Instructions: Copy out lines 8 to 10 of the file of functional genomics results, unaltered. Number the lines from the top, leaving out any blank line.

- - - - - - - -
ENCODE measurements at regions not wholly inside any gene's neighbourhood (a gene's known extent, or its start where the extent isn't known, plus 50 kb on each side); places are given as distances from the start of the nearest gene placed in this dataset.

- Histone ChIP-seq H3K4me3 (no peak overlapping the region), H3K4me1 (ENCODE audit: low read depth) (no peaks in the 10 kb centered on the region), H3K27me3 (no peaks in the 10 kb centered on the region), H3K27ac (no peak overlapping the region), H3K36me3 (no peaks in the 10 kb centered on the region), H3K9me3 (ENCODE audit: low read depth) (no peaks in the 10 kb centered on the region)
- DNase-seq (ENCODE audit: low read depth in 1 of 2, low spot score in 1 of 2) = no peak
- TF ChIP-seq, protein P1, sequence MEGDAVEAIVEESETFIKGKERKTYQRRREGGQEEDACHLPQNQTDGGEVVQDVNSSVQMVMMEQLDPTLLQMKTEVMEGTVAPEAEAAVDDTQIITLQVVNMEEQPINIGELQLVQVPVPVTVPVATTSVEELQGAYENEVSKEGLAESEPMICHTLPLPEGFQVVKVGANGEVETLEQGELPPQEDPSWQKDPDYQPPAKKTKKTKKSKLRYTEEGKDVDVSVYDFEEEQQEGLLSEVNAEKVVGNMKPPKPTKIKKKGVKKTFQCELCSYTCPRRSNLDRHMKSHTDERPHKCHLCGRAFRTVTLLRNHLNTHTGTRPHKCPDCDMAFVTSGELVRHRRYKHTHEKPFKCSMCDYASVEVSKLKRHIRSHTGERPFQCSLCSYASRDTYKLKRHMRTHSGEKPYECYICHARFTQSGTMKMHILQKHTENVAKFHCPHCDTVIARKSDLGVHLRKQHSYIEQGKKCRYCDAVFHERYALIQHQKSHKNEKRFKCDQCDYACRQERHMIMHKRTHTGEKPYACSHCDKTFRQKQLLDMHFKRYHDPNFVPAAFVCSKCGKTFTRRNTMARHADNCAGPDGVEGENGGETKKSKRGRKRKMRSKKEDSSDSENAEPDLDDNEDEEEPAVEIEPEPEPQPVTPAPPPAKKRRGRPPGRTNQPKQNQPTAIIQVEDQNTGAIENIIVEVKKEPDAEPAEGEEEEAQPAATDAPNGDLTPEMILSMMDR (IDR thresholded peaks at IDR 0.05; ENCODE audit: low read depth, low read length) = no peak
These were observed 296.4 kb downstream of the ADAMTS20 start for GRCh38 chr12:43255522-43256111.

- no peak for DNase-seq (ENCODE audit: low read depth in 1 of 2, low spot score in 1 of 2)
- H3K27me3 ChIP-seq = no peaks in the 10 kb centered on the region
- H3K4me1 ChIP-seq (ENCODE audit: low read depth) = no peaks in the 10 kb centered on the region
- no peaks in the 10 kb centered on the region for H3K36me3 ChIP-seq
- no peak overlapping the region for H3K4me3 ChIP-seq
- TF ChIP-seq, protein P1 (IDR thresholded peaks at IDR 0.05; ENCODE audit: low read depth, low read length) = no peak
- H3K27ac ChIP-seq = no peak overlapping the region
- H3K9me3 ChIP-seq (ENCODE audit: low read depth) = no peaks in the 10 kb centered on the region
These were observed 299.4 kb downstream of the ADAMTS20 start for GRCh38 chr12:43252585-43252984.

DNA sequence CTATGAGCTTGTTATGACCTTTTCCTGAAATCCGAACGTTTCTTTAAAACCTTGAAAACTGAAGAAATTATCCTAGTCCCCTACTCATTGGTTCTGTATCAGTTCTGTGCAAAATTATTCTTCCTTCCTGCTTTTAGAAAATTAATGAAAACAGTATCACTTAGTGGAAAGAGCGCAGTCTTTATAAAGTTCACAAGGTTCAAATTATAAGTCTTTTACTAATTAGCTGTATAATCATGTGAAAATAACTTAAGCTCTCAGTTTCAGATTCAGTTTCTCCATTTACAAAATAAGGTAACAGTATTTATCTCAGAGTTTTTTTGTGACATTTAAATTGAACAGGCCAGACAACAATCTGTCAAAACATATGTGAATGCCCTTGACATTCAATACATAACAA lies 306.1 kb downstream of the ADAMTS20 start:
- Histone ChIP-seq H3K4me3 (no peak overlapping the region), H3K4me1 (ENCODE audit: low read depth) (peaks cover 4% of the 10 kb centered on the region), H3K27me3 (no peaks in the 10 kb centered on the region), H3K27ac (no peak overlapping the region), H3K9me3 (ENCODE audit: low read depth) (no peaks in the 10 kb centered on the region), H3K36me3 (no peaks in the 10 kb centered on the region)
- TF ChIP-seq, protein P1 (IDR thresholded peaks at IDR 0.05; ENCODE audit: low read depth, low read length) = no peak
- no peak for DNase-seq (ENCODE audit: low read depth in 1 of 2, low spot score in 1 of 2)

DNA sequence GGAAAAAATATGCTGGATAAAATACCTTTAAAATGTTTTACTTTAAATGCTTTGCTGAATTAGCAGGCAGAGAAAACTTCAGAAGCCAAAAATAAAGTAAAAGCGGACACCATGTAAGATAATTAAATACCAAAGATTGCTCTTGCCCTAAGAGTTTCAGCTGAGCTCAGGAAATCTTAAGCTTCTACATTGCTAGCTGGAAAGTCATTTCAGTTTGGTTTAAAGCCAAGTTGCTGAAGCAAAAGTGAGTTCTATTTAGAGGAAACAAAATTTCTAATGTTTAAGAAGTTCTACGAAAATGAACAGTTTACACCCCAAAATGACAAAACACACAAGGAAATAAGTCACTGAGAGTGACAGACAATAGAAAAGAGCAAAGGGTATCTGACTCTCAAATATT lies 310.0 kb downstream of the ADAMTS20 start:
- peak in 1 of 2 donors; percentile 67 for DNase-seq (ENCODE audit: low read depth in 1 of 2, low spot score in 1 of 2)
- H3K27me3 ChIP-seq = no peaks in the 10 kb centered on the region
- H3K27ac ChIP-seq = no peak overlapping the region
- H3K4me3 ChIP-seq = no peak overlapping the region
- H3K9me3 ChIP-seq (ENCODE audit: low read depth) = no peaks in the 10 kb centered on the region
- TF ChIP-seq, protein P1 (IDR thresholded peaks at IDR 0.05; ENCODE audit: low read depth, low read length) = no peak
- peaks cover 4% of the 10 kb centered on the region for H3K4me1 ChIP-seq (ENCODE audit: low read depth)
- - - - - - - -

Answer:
- H3K4me1 ChIP-seq (ENCODE audit: low read depth) = no peaks in the 10 kb centered on the region
- no peaks in the 10 kb centered on the region for H3K36me3 ChIP-seq
- no peak overlapping the region for H3K4me3 ChIP-seq